Vlora: Open formats, data and online services for the Balkans

Italiano

The conference “Free Software in Balkans” was born as a meeting of the free software users, developers and supporters in the Balkan countries, in order to gather professionals, academics and enthusiasts who share the vision that software should be free and open for the community to develop and customize to its needs, and that knowledge is a communal property and free and open to everyone. I participated to the first edition in Vlora, Albania, with the talk described below, and reported what I learned in that and my other 2010 visits to Albania and Kosovo in these two posts:

My talk: How open formats, open data and open online services can make governments more effective, cost less and stimulate the local economy

Abstract (slides below):

Information and Communication Technologies (ICT) can greatly improve the social, economical and cultural conditions of every community. In this context, Free and Open Source Software (FOSS) is very interesting because it makes always possible and legal to build software products and services at the lowest possible long-term cost.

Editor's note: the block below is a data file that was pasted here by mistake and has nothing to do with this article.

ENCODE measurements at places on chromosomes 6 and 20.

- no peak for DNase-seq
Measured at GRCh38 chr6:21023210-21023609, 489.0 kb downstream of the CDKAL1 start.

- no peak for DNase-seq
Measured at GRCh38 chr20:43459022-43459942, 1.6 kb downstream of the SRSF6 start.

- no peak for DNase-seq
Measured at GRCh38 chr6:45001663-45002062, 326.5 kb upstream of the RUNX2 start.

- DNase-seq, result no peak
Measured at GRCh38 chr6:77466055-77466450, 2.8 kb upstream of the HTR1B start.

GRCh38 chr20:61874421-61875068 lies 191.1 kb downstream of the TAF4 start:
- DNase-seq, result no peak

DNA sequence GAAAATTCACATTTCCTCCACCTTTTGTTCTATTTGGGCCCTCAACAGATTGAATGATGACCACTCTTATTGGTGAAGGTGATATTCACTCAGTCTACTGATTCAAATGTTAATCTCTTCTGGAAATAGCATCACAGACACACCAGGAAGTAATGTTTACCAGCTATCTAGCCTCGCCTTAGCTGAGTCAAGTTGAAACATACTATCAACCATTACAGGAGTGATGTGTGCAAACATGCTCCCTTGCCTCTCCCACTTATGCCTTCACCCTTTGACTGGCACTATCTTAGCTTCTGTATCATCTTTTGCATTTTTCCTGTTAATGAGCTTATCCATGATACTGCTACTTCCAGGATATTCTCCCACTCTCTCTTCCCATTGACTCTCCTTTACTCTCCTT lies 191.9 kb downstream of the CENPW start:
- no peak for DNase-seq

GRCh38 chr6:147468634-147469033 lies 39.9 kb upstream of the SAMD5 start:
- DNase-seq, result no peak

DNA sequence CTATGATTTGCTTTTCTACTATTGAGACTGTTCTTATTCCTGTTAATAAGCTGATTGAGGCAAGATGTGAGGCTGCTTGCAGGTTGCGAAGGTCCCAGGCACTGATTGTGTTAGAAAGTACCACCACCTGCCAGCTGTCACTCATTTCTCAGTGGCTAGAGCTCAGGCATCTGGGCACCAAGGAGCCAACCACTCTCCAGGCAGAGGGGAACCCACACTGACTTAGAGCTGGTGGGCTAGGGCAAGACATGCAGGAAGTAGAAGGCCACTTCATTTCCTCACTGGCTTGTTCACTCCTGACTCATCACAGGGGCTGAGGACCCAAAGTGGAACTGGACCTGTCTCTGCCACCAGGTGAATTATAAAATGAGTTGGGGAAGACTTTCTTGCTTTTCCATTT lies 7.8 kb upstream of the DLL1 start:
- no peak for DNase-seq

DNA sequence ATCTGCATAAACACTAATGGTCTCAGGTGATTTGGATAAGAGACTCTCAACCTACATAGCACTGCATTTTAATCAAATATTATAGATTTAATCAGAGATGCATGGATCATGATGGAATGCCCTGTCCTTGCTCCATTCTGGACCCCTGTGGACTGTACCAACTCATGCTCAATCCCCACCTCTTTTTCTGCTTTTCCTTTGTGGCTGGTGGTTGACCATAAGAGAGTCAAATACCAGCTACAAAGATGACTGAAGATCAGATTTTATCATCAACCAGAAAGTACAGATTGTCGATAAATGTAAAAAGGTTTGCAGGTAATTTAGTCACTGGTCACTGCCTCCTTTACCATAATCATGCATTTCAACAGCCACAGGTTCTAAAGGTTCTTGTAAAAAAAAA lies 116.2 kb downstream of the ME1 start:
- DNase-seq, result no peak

FOSS, however, often presents a risk that can create frustration and even make some development projects fail. This happens when FOSS is considered a goal in and by itself, that is when there is the expectation is that, if you first replace with FOSS some piece of proprietary software everything will go well without any further effort.

This talk suggests with practical examples that, when it comes to using software in Public Administrations, much bigger economical and social benefits can be achieved by optimizing some workplace procedures and by adopting open file formats and open policies for publication and reuse of public sector data. By focusing, above all, on workplace organization, data formats and data access it is possible to build public services that are much more efficient and cheaper.

The talk also suggests that the same approach can stimulate the economy better than simple adoption of FOSS, creating demand and possibilities to succeed for many more qualified jobs of a nature that is more difficult to outsorce to other countries. Finally, this approach is more likely to create environments where FOSS is the natural solution for more ICT problems and can be used without limitations.